FMLA 20-Year Anniversary: How Does Your Company Measure Up?

By Gabriella Khorasanee, JD on February 12, 2014 | Last updated on March 21, 2019

Last Wednesday, February 5, marked the 20-Year Anniversary of the day that President Clinton signed the Family and Medical Leave Act ("FMLA") into law, reports Working Mother. With more than 100 million people helped during this time, we thought we would give you some tips to make sure that your company is meeting the standards set forth in the FMLA.

Do Your Research

If an employee requests time off pursuant to the FMLA, be sure to properly research whether the request properly falls within the FMLA before approving, or denying, such requests. In one district court case, the company (and attorneys') failure to properly "research the requirements of the FMLA" led to the award of back pay to the employee.

Review Your Policies

Take this time to review, and update your policies. First, your company should have a policy in place that describes the procedure for requesting time off. Next, when approving or denying a request, be sure that the notice is in writing, and provide an explanation. Finally, make sure that all managers and employees are aware of the policies and procedures.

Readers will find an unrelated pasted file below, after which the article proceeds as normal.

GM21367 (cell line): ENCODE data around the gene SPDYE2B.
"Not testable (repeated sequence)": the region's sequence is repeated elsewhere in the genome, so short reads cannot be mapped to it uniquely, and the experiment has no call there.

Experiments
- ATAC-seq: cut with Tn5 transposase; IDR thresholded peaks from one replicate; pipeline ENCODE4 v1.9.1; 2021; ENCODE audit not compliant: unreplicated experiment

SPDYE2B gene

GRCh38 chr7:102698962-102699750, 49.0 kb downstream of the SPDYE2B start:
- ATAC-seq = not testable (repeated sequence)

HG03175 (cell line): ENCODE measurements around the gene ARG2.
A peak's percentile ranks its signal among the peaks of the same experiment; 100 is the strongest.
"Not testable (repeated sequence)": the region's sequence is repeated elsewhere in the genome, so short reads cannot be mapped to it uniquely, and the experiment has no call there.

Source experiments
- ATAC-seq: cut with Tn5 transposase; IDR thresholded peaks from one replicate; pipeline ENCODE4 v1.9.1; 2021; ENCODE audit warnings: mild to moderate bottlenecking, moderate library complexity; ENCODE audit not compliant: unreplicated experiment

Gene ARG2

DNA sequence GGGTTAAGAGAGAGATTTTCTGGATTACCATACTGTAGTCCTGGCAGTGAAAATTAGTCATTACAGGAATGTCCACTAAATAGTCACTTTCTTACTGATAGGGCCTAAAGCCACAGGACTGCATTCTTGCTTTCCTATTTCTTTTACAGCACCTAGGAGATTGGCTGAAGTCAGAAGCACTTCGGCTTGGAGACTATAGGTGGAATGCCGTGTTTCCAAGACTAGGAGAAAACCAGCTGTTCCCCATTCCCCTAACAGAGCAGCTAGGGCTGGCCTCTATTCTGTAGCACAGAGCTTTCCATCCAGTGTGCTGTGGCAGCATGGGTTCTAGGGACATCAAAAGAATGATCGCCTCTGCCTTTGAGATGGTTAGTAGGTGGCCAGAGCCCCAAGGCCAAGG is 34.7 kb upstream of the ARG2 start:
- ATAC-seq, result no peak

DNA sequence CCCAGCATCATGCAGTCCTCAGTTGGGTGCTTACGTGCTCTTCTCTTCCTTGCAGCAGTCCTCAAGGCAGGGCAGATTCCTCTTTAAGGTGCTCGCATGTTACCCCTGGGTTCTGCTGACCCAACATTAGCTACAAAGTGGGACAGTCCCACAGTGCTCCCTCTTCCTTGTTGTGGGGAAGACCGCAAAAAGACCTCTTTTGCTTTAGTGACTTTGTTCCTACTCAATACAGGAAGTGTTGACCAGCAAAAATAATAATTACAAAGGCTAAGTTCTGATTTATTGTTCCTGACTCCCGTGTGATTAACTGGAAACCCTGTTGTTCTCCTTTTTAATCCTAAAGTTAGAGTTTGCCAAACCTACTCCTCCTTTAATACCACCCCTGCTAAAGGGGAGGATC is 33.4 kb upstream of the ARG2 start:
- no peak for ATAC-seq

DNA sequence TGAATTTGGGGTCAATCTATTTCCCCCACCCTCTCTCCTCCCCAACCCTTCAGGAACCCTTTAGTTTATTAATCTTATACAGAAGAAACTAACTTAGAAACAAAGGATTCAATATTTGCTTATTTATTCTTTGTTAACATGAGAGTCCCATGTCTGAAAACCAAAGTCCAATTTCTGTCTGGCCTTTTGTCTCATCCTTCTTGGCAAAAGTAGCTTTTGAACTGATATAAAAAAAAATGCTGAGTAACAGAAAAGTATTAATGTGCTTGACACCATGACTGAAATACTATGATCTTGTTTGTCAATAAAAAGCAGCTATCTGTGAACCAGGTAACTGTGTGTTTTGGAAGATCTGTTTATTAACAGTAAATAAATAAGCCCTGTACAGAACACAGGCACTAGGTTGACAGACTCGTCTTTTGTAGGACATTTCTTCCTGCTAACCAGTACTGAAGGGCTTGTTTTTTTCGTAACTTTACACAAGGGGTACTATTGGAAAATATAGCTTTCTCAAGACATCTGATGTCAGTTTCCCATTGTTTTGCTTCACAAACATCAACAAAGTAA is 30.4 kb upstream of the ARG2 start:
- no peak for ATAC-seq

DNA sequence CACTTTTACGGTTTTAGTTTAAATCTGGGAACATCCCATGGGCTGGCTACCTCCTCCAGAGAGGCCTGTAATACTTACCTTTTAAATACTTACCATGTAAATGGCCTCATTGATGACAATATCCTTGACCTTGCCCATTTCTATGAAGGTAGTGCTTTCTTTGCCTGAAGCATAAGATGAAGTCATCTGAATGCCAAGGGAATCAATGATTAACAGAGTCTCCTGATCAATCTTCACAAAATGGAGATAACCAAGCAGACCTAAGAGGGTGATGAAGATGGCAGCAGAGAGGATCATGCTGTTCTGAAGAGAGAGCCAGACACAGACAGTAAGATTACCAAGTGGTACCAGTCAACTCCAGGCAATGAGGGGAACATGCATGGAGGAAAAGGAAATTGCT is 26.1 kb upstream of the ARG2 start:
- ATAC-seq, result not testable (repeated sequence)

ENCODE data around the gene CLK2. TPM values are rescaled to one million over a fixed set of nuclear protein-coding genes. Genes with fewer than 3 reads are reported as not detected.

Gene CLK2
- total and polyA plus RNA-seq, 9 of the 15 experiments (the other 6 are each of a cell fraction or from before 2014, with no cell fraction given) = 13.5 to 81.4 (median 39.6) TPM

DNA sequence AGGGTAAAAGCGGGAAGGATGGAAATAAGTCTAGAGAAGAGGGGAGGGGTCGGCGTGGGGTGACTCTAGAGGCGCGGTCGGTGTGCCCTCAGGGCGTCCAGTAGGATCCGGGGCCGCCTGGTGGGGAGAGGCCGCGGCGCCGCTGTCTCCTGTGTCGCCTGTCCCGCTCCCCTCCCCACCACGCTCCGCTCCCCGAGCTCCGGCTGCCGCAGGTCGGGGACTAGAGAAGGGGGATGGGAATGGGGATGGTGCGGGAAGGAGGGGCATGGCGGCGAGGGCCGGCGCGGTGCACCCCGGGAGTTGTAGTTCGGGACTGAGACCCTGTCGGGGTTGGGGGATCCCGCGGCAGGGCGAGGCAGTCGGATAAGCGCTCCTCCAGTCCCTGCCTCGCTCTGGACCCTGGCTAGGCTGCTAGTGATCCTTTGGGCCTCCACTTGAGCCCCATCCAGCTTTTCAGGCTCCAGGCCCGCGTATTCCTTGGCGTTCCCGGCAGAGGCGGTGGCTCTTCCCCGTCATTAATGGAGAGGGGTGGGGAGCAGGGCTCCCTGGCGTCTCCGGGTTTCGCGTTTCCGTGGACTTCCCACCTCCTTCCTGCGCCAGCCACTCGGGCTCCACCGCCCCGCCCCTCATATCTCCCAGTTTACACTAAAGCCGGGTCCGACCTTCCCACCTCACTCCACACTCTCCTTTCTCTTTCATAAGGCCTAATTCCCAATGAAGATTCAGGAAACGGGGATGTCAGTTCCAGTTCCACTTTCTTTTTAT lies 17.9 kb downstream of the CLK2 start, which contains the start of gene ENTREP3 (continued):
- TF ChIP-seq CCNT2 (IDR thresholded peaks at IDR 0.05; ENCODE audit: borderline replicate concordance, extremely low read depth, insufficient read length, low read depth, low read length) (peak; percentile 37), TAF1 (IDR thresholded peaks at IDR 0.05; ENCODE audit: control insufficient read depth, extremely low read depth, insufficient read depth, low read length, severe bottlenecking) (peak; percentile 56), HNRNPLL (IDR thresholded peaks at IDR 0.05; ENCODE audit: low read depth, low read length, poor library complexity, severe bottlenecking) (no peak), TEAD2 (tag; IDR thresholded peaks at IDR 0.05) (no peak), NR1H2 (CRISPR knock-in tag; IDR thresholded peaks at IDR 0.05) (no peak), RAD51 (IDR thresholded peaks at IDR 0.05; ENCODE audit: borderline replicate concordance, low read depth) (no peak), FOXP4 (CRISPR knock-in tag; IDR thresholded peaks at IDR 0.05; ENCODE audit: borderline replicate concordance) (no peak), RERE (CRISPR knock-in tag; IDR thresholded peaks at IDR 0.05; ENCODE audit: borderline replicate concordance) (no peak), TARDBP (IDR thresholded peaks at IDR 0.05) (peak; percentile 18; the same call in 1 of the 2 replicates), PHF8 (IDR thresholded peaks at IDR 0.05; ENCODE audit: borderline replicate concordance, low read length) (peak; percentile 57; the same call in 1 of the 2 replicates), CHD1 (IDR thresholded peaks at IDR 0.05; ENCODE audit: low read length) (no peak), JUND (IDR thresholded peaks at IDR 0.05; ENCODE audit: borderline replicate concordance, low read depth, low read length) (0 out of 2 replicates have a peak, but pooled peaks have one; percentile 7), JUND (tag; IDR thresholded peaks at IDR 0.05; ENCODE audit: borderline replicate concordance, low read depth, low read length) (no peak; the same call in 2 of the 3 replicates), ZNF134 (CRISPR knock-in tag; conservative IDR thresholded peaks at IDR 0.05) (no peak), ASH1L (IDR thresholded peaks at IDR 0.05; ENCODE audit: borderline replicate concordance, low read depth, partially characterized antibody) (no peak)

Current Events

As corporate counsel, you should also keep abreast of changes to policy. For example, last Friday, U.S. Attorney General announced that he would issue a memorandum that for purposes of federal law, the U.S. will recognize same-sex marriages, and accord them the same rights as heterosexual couples. How does this affect your company and the FMLA? Well, it may not, unless your state recognizes same-sex marriages, according to the Society for Resource Management. But, these are precisely the kinds of issues that you need to keep up on to see if your FMLA policy is valid.

There's no time like the current anniversary to review your company's FMLA policies to verify that they are within the bounds of the law. As the baby boomers age, you can expect more and more FMLA requests as employees will begin to care for their parents. Be proactive to make sure that your company, and its policies, are ready.

For more information on the FMLA, visit the United States Department of Labor website.

How does your company's FMLA policy measure up? Let us know on Facebook at FindLaw for Legal Professionals.

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